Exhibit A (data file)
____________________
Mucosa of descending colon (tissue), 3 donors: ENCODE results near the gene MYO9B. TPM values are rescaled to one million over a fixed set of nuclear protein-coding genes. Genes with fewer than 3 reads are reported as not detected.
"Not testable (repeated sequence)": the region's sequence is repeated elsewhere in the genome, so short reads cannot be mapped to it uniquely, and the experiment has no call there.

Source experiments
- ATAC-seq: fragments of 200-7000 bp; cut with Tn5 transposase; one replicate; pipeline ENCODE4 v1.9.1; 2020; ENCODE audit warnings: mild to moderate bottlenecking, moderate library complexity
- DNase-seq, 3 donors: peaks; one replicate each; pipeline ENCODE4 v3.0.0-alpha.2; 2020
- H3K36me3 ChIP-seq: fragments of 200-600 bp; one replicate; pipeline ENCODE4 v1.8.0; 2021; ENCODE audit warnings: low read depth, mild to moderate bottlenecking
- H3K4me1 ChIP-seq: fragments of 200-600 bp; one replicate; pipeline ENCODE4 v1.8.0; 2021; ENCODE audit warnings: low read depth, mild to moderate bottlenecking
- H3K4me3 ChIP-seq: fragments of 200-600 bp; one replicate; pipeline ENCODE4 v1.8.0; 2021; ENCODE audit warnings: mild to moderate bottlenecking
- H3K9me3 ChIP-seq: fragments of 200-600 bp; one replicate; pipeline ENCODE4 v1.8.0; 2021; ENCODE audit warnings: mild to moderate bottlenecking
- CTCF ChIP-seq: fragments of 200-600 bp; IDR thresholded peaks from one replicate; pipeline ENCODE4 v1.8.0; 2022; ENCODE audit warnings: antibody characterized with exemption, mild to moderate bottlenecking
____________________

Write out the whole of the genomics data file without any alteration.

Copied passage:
Mucosa of descending colon (tissue), 3 donors: ENCODE results near the gene MYO9B. TPM values are rescaled to one million over a fixed set of nuclear protein-coding genes. Genes with fewer than 3 reads are reported as not detected.
"Not testable (repeated sequence)": the region's sequence is repeated elsewhere in the genome, so short reads cannot be mapped to it uniquely, and the experiment has no call there.

Source experiments
- ATAC-seq: fragments of 200-7000 bp; cut with Tn5 transposase; one replicate; pipeline ENCODE4 v1.9.1; 2020; ENCODE audit warnings: mild to moderate bottlenecking, moderate library complexity
- DNase-seq, 3 donors: peaks; one replicate each; pipeline ENCODE4 v3.0.0-alpha.2; 2020
- H3K36me3 ChIP-seq: fragments of 200-600 bp; one replicate; pipeline ENCODE4 v1.8.0; 2021; ENCODE audit warnings: low read depth, mild to moderate bottlenecking
- H3K4me1 ChIP-seq: fragments of 200-600 bp; one replicate; pipeline ENCODE4 v1.8.0; 2021; ENCODE audit warnings: low read depth, mild to moderate bottlenecking
- H3K4me3 ChIP-seq: fragments of 200-600 bp; one replicate; pipeline ENCODE4 v1.8.0; 2021; ENCODE audit warnings: mild to moderate bottlenecking
- H3K9me3 ChIP-seq: fragments of 200-600 bp; one replicate; pipeline ENCODE4 v1.8.0; 2021; ENCODE audit warnings: mild to moderate bottlenecking
- CTCF ChIP-seq: fragments of 200-600 bp; IDR thresholded peaks from one replicate; pipeline ENCODE4 v1.8.0; 2022; ENCODE audit warnings: antibody characterized with exemption, mild to moderate bottlenecking